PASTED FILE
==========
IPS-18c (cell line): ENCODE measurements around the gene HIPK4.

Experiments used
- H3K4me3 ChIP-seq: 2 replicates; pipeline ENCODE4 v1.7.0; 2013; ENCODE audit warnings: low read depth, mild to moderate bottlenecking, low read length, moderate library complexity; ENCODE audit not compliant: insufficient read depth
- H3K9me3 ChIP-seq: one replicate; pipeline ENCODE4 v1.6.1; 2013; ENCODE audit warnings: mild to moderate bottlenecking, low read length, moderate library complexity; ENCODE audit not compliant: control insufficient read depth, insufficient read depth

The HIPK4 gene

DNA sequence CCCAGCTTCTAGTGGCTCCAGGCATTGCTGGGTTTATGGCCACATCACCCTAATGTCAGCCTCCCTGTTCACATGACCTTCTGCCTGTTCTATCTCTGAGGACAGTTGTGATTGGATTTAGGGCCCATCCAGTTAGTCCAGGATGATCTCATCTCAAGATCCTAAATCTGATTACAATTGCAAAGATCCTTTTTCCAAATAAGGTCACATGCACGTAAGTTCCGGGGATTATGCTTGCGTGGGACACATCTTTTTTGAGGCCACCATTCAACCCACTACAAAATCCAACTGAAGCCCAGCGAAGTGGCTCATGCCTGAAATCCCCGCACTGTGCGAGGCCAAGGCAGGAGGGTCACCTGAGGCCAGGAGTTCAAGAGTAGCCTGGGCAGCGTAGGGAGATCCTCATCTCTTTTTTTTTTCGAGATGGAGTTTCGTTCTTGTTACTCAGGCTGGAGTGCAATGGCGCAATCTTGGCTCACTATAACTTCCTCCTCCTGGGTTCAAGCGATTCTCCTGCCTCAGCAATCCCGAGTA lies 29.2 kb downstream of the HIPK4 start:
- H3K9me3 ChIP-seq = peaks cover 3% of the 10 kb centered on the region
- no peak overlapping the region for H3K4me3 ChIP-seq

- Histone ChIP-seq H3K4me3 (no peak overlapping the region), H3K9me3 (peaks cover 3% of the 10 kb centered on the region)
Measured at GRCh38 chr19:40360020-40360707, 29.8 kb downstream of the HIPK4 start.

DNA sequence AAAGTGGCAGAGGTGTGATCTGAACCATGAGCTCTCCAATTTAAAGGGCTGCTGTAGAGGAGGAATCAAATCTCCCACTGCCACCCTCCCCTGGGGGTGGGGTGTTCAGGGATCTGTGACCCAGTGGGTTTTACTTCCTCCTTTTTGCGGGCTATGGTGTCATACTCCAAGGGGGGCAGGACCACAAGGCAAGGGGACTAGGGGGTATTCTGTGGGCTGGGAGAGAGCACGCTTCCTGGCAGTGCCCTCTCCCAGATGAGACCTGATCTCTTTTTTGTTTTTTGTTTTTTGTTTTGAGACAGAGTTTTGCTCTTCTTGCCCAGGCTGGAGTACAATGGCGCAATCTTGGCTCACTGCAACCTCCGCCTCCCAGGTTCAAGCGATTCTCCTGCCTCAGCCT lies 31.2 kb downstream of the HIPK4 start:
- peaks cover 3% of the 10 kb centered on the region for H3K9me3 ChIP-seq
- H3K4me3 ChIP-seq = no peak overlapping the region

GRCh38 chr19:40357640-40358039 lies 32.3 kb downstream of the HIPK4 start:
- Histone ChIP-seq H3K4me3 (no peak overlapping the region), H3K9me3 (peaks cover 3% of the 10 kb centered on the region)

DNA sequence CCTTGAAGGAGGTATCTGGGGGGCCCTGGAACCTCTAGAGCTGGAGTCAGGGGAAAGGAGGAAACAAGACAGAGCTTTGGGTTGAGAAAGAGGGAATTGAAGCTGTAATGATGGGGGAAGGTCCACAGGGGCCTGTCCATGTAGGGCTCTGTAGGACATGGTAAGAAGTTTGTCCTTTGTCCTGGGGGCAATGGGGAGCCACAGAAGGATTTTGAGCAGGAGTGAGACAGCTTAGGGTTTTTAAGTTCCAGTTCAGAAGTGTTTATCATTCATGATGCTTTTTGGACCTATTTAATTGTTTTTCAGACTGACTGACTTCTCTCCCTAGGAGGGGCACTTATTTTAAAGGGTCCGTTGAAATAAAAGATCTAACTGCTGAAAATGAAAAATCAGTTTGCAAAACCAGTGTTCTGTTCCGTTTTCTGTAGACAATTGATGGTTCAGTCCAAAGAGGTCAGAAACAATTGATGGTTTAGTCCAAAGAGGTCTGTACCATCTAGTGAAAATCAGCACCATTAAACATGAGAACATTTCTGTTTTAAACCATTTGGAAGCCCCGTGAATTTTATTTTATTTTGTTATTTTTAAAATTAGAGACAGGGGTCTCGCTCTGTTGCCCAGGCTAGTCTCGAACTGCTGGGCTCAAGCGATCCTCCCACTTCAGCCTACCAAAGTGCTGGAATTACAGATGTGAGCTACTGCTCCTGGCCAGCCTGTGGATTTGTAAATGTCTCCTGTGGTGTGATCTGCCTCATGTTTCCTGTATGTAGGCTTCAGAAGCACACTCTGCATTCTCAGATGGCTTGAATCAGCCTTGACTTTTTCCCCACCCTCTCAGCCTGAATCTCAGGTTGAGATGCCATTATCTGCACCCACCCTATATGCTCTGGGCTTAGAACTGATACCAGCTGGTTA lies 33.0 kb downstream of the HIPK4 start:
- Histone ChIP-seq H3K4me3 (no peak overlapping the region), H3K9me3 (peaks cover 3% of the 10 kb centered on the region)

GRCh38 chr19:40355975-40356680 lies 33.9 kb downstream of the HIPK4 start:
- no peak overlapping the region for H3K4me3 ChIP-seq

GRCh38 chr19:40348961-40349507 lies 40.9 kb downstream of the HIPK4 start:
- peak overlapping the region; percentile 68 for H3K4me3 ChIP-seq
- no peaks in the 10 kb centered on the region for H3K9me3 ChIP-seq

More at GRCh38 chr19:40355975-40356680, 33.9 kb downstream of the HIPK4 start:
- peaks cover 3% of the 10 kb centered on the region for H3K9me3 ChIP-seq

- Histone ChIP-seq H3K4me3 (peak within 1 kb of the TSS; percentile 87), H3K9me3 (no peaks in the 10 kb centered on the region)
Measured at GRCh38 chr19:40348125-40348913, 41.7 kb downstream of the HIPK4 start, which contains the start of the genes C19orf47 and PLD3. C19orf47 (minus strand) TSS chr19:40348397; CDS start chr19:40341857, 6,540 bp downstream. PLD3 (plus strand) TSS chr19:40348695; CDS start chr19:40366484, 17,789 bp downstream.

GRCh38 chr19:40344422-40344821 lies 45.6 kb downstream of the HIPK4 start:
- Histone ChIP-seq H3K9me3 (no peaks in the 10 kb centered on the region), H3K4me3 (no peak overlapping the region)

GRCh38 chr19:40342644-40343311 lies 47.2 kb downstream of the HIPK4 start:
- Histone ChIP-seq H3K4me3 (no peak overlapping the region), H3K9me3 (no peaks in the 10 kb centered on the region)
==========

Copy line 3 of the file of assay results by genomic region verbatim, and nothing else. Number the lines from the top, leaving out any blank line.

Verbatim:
- H3K4me3 ChIP-seq: 2 replicates; pipeline ENCODE4 v1.7.0; 2013; ENCODE audit warnings: low read depth, mild to moderate bottlenecking, low read length, moderate library complexity; ENCODE audit not compliant: insufficient read depth